As a Scottish musician who has played to countless audiences world-wide over the last twenty years, first in Ossian and currently with The Battlefield Band as pipes, flute, whistle and bodhran player, lain MacDonald notices a trend. ‘I see a lot more young people coming to our gigs. We used to be seen as a revolutionary folk band, the first using keyboards, drum machines and all that, but nowadays every band has percussion and synths, and I suppose all the young musicians that are coming up to talk to us atter gigs see Battlefield as a very trad band.

‘The group used to do a lot of rock covers, but since John McCusker and myself joined we’ve been consciously returning to Scottish roots, so when Alan (Reid) suggested “Macpherson’s lament” as a possible song for the new album and John admitted he didn’t know it, we realised that all

lain MacDonald: piping for the troops

those wonderful songs that you thought had been done to death in the folk revival of the 60s and 703 are just not known to today’s youngsters. We’ve also, for the same reason, recorded a version of “Tramps And hawkers”.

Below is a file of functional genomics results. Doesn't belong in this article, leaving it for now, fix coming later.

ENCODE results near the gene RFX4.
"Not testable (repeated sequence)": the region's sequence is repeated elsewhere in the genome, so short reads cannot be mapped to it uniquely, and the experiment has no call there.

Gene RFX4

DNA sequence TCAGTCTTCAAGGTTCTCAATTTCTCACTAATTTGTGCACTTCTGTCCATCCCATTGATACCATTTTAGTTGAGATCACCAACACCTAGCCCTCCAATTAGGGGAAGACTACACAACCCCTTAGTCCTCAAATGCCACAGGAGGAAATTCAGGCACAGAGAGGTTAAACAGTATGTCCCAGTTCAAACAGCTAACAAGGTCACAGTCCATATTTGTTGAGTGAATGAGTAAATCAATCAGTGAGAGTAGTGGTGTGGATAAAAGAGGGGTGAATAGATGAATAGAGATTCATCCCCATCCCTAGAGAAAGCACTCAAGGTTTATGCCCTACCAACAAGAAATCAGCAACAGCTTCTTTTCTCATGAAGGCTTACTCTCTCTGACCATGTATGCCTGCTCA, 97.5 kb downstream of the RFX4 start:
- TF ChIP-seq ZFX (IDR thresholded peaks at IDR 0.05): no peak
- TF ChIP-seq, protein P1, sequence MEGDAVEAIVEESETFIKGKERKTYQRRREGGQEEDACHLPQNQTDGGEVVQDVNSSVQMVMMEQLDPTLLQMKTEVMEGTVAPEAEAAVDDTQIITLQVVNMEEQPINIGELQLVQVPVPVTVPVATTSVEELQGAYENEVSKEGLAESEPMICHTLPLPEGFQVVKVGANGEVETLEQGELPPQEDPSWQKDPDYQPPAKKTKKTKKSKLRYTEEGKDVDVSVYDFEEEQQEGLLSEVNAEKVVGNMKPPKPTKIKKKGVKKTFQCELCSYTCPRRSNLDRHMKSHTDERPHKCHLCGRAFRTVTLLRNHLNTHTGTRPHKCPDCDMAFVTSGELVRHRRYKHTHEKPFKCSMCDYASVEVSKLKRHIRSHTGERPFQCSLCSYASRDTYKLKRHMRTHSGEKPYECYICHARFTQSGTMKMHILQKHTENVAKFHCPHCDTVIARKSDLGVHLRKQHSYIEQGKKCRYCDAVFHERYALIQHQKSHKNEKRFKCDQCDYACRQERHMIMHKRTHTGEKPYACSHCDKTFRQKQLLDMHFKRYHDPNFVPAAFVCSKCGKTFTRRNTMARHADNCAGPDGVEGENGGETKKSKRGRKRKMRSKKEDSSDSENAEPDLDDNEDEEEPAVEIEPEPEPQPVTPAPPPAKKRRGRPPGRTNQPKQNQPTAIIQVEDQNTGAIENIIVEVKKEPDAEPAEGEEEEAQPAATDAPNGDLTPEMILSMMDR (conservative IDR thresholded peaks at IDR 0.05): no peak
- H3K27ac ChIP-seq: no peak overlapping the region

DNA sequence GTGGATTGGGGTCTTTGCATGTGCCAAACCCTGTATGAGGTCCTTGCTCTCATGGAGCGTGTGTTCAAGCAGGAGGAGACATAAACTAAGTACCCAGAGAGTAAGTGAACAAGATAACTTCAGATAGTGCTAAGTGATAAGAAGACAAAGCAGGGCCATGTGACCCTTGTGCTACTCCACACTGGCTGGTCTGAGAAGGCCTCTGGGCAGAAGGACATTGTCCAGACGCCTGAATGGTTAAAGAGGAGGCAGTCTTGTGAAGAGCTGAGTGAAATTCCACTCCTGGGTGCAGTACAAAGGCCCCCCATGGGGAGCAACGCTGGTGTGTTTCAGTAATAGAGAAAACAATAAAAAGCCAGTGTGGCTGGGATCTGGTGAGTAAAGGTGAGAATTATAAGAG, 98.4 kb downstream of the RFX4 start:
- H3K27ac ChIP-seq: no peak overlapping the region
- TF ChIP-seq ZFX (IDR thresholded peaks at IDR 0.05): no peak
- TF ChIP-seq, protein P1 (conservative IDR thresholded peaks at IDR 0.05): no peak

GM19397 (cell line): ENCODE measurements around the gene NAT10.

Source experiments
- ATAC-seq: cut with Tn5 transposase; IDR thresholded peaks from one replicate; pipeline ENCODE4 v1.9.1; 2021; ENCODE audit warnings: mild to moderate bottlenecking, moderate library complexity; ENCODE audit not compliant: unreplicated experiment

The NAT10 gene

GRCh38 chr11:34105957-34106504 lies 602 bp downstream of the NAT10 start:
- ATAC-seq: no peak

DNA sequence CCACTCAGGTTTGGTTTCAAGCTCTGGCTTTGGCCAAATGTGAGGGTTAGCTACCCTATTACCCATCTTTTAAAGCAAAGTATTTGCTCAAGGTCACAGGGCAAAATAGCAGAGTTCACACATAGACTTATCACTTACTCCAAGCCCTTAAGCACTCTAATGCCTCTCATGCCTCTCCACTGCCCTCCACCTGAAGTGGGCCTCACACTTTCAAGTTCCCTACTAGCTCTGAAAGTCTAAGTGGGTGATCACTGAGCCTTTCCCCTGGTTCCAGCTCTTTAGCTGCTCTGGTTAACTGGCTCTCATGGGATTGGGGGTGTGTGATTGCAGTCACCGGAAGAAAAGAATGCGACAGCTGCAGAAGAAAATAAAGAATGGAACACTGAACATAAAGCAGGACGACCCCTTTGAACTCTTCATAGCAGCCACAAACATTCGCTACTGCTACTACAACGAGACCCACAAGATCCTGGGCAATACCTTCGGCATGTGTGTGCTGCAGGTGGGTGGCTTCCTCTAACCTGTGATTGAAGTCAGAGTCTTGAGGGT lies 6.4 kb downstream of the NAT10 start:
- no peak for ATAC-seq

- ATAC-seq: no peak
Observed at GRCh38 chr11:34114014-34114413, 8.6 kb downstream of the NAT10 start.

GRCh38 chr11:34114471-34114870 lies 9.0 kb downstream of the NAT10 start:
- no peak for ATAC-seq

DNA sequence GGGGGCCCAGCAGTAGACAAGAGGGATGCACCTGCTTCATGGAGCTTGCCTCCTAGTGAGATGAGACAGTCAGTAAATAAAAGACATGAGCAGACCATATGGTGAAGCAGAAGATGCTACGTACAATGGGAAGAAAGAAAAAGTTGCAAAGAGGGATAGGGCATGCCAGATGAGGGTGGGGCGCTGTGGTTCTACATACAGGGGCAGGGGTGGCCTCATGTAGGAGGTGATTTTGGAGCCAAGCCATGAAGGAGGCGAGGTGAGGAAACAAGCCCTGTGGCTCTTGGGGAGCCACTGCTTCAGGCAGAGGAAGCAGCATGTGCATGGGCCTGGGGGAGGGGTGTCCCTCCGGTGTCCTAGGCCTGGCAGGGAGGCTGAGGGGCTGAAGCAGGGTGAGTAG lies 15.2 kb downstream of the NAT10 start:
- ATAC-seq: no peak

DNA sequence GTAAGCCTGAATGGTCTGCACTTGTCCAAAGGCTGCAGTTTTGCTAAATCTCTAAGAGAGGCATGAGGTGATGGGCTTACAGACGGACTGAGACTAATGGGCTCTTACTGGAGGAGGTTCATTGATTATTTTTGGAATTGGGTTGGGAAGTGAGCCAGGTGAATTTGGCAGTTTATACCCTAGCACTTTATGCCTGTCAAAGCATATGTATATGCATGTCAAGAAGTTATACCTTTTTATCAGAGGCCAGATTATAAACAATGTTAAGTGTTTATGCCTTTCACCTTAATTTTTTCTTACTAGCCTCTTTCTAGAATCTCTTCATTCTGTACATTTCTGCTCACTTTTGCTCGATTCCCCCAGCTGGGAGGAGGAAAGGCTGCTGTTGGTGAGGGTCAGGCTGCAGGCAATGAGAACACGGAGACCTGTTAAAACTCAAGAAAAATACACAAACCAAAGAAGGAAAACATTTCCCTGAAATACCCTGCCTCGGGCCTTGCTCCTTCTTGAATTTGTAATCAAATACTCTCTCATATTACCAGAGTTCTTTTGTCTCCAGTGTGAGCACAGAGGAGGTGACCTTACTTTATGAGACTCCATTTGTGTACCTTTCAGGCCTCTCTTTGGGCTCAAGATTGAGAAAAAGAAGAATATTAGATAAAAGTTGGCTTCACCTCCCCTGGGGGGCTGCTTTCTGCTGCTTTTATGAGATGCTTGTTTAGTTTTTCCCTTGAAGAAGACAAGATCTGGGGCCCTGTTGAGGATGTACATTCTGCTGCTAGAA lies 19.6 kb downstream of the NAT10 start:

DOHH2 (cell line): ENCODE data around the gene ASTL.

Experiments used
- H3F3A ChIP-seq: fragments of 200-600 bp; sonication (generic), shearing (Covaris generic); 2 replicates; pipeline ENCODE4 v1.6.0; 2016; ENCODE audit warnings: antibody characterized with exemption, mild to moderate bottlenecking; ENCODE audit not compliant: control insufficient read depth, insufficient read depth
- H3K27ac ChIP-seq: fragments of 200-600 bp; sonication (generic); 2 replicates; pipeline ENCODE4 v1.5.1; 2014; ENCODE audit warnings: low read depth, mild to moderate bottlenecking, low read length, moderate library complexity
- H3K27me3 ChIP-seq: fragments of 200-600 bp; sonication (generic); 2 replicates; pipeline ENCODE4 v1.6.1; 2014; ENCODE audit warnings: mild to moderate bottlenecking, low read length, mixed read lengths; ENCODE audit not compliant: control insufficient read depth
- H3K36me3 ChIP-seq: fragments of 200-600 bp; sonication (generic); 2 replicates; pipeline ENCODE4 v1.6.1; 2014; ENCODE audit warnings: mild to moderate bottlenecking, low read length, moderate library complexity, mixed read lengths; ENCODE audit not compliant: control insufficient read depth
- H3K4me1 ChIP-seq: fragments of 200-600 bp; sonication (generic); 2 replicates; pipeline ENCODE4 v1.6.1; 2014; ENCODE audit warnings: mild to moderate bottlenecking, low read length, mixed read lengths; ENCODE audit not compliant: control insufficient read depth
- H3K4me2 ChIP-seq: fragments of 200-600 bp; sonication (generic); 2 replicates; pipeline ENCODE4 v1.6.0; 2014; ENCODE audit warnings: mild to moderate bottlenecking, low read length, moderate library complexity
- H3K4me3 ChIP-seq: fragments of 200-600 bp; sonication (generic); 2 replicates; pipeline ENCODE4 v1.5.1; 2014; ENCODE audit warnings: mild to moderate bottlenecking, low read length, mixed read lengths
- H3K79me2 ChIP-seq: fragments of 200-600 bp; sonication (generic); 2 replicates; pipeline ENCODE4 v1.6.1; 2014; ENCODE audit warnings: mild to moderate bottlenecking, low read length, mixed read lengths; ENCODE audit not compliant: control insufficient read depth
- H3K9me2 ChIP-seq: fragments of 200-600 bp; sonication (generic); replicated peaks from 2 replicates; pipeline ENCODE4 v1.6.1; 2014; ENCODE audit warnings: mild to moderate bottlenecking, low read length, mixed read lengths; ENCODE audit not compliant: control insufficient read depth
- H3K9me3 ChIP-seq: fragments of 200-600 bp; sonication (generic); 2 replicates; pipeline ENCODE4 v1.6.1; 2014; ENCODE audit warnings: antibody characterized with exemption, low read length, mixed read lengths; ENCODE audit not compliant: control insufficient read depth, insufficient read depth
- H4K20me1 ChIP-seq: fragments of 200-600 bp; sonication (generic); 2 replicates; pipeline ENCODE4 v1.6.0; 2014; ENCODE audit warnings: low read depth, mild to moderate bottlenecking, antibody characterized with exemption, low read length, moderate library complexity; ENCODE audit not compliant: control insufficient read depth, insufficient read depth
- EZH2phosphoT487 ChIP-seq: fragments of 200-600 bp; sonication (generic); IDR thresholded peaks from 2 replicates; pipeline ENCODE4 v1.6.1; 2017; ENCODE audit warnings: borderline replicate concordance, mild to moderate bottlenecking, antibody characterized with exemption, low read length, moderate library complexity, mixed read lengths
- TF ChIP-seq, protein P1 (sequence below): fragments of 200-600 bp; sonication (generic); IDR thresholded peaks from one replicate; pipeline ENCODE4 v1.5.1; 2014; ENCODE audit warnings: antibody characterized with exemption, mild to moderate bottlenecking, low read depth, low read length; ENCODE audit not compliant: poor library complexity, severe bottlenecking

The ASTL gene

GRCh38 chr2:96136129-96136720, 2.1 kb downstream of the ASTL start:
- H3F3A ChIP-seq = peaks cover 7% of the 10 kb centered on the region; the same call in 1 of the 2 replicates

‘llaving said that, we were looking for something diiferent on the new album - something fresh, a bit of

spice - and that’s how we came to use

' James and (twee on drums and bass.’

Does the inclusion of a rhythm section from heavyweight dance groovers like Mouth Music and Shooglenifty mean that Battlefield are changing tack again? ‘I don’t think in the near future we would use a live drummer, but we get audiences, say, for instance, in Germany, where they love the noisy numbers, the up-tempo stuff, and we’ve even reintroduced “Bad Moon Rising” into that set, drum machine and all. Over in the States they go for a gentler approach. Every country’s different. When we visited Sri Lanka, we worked in some bodhran, including a solo set which we still do, because their culture is very drum- orientated.’

Other cultures on the band’s horizon include Poland, Australia, and a first visit to Syria, Jordan and Lebanon. After the Battlefield’s November/ December tour of the States, lain heads for recording dates with friends in Cape Breton, where he will stay over Christmas, but as a true Scot, heads back home for Hogmanay. (Norman Chalmers)

The Battlefield Band play Edinburgh Festival Theatre on Sun 22.

38 The List 20 Oct-2 Nov 1995